On the way to the airport, though, I remembered, or believed I remembered, the loopy, shaky script of a letter my grandmother wrote me during my first stay in Bodh Gaya, explaining that Dick had flown there exactly 50 years earlier and that they had both recognized the name when my father showed them a map of India. (Gaya is a larger city about 12 kilometers north of Bodh Gaya; the airport sits in between the two.) But at 18, I hadn’t understood the politics of the Allies and certainly not those played out in remote regions of Burma. Even if I had received such a letter, I would have burned it under the water pipe for a hot shower, like I did with all my mail back then. And over the next decade, I forgot all about my grandfather having ever been anywhere other than the abstracted somewhere else of overseas.
The new Gaya airport looked like a big, concrete Bhutanese Temple, with red-and-yellow-checkered eaves under the flat roof. During that first visit, however, I was not allowed in, even just to have a look around. I learned of the day’s four outgoing flights by reading a small chalkboard by the front door. The flight numbers and destinations were hand-written, as was the sign on the glass door denying entry to anyone who was not a passenger.
Behind the new airport sat a little house with fresh yellow paint and well-tended dahlias in pots out front. “Aerodrome Office 1937” was embossed in concrete above the front door and right away, I felt some jolt of validation, certain that if my grandfather had ever flown into Gaya, he would have crossed that threshold or his voice would have come through the radio I imagined had once been inside. Not far away were the former barracks. Although in ruin, with sunlight pouring through what could no longer be called a roof, the buildings looked distinctly American, something out of Gomer Pyle or M*A*S*H—my only visual reference points for Army living quarters—and in strange contrast to the otherwise flat fields of the Indian countryside, where wheat and rice and mustard flowers grew, dotted with coconut palms and guava trees and water buffalo.
My whole life, the idea of flying the Hump had hovered over my family like some kind of myth, and staring up at the physical proof of history, I was also shocked that any of it was real. I shot a roll of film, anxious to show my dad and my grandma what I’d found and wondering if my grandfather, who was by then in the throes of Alzheimer’s, would recognize the Aerodrome Office or remember something, anything, about what he’d done at the Gaya Airport.
That night, I sat near the Bodhi tree surrounded by 5,000 Tibetan monks and nuns in town for an annual prayer festival and tried to figure out if anything was different. I had never come to Bodh Gaya to escape myself or my childhood, though I always liked how far away I felt while I was there. But then, listening to the monks chant, I thought of the uneven, rubbery bottom of my grandparents’ aboveground pool and learning to drive stick in the Pinto and the way my father and grandfather yelled at each other about what was, on the surface, the First Gulf War but was, really, everything else. I didn’t know what to make of the facts: that here, amidst the dust and the cows and the call to prayer from the mosque, there was an American Army post, just down the road, where my grandpa had once been homesick, longing for what would become his future, which I grew up thinking of as the past.
“Do you think his reluctance to have talked about the war with you was just typical of that generation?” I asked my grandma on the phone the subsequent father’s day. By that point, Dick’s memory had deteriorated even more, and though he’d surprised us all with his new, gentle demeanor, he also spent most of each day in the Barcalounger, napping and asking about lunch. I was planning another trip back to India and called my grandma hoping to talk about the Hump. But when I started by asking her simply what she remembered, she was taken off guard.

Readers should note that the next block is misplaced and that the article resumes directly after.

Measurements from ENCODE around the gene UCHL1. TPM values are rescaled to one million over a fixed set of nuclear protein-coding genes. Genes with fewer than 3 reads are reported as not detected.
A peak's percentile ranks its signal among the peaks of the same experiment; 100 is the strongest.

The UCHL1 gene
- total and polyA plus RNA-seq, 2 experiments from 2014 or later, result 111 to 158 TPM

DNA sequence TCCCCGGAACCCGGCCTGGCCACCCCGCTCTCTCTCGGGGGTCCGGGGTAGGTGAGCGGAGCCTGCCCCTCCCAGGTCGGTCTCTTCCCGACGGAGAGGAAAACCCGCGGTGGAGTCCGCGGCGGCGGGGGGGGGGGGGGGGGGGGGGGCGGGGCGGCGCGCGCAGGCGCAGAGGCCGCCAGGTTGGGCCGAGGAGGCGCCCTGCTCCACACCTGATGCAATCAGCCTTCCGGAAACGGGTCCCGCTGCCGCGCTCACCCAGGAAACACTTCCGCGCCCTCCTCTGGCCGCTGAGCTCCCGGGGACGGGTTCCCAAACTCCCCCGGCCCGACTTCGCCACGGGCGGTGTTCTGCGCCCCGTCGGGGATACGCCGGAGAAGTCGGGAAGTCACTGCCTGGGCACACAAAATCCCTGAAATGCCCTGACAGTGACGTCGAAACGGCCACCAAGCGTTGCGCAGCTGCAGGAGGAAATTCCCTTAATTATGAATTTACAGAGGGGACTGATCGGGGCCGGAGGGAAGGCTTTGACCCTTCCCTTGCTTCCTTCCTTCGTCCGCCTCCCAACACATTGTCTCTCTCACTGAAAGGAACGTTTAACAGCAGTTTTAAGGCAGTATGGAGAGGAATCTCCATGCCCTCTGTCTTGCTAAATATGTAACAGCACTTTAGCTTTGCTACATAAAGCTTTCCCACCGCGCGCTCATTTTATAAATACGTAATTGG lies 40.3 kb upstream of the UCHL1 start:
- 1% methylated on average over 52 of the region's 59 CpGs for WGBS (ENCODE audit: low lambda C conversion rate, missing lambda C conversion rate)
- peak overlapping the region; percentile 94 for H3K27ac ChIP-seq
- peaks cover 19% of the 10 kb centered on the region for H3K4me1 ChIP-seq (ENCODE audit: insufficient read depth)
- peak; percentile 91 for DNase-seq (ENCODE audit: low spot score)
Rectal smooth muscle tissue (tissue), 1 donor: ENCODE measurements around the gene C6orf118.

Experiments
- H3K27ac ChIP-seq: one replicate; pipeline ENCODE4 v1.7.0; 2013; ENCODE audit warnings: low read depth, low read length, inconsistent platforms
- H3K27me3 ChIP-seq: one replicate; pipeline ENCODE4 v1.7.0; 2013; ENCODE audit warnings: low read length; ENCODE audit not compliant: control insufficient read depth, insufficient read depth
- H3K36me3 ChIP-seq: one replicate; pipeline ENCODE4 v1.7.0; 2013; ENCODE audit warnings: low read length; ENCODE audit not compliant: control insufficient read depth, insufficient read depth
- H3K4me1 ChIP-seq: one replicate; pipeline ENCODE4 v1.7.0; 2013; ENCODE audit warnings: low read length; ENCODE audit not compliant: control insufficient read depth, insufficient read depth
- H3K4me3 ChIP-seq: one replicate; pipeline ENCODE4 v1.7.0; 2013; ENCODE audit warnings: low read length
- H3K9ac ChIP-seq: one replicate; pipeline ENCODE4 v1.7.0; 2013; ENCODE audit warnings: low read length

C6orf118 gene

“Dick was never home, you know,” she said at first, which I did know but was still startled to hear in this context. As if, in 65 years of marriage, there simply hadn’t been time. I worried that on top of everything else she had already lost, I was calling attention to something she had never known to begin with.
Having read several first-hand accounts, I understood that even Hump pilots compelled to write about their experiences stuck to the concrete details of plot and the humility that had once been a trait as vital as courage. Theirs was not a confessional era, particularly in the Midwest, where emotional introspection would have been seen as self-indulgent. So when my grandmother said that no, her husband never told her much, I didn’t want her thinking I thought that was unusual. “Wasn’t that just how things were?” I asked.
“Maybe,” she conceded, seeming to welcome the recognition. “But he would have talked about those things,” she said, meaning war things, “with other men, at bars, over beers.” This startled me. I’d never seen Dick drink more than a half a beer out of a jelly jar, and even that was rare because it only happened on days he wasn’t going back to the airport. Grandma then let her voice get very big for a moment, as she told me that men “lu-uhhhhhved” to talk about the war. By this, she was implying the glory more so than the hardships, but perhaps in separating the two, I’d already missed the point.
Then she said something far more direct.
“Just the other night, we had a big storm. It was raining hard, and Dick and I were in bed.” The bedroom in their little bungalow was a solarium, all windows. I imagined them listening to the rain and watching the lightning, the drops streaking the glass.
“Dick said to me,” she said, stressing his momentary clarity, “that even when it was raining that hard, nothing kept his plane or anyone else’s from taking off. He said when it was your time to go, you went.” I’d read about this. No weather they called it— meaning monsoons or blizzards or fog or night didn’t matter. There was no excuse not to fly. I wondered if he had had that same thought in every downpour since 1944 or if it just came to him abruptly, while watching the rain from his bed.
As people with Alzheimer’s regress, they tend to become very polite. The exchange of pleasantries—How are you? Fine, and you?—is one of our earliest learned behaviors and therefore, apparently, one of the last to go. That ‘no weather’ had so permanently burnished itself on my grandfather’s psyche—remaining after he could no longer recall anything else about himself or his family—seemingly said more about his time flying the Hump than he ever could, or would have, otherwise.